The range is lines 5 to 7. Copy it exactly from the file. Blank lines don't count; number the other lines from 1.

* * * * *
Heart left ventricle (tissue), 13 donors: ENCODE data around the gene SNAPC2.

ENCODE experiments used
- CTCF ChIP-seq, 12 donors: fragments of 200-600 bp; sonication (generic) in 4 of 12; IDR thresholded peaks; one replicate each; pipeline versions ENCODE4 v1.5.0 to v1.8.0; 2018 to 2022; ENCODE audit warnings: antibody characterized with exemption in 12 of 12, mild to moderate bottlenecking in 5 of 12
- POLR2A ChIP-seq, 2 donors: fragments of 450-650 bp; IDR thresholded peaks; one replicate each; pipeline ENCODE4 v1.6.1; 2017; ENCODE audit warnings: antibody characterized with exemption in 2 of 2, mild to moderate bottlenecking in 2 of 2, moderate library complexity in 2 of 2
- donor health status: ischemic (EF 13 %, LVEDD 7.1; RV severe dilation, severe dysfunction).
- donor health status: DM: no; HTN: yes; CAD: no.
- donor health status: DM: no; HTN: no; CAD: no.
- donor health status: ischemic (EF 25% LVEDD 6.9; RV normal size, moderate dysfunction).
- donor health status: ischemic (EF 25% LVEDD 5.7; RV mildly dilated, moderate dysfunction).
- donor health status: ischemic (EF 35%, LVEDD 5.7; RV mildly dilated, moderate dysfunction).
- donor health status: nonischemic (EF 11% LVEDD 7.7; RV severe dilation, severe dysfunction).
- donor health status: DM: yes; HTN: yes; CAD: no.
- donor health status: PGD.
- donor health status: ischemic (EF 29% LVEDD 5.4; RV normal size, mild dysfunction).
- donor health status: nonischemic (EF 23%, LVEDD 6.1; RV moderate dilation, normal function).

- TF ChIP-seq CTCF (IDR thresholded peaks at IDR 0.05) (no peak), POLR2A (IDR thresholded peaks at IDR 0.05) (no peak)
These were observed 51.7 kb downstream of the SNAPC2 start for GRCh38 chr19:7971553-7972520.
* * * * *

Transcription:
- donor health status: ischemic (EF 13 %, LVEDD 7.1; RV severe dilation, severe dysfunction).
- donor health status: DM: no; HTN: yes; CAD: no.
- donor health status: DM: no; HTN: no; CAD: no.